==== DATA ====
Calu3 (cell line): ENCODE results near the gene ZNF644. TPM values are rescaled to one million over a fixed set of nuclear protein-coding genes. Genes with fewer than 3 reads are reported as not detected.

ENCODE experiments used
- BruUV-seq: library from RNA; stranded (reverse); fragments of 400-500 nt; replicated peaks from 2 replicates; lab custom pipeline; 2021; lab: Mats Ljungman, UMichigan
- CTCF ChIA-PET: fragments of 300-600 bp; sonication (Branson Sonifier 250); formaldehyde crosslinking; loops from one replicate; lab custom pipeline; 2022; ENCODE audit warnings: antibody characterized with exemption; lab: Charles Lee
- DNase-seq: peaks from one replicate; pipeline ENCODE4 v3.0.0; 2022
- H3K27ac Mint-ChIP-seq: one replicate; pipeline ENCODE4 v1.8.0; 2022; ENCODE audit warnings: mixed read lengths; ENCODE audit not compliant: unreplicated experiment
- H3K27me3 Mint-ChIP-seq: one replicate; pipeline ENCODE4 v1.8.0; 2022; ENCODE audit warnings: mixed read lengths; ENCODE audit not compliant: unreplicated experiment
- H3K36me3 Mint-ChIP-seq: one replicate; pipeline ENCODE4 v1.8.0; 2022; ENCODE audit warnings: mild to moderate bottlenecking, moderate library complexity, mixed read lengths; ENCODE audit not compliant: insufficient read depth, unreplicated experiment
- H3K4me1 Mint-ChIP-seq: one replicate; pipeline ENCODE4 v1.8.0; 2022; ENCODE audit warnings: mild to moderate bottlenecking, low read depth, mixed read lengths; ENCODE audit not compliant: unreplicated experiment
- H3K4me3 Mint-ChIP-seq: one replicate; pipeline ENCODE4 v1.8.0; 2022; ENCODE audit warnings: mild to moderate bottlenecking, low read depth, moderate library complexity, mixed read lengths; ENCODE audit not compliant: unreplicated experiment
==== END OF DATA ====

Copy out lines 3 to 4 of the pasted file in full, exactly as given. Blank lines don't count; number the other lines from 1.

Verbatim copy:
- BruUV-seq: library from RNA; stranded (reverse); fragments of 400-500 nt; replicated peaks from 2 replicates; lab custom pipeline; 2021; lab: Mats Ljungman, UMichigan
- CTCF ChIA-PET: fragments of 300-600 bp; sonication (Branson Sonifier 250); formaldehyde crosslinking; loops from one replicate; lab custom pipeline; 2022; ENCODE audit warnings: antibody characterized with exemption; lab: Charles Lee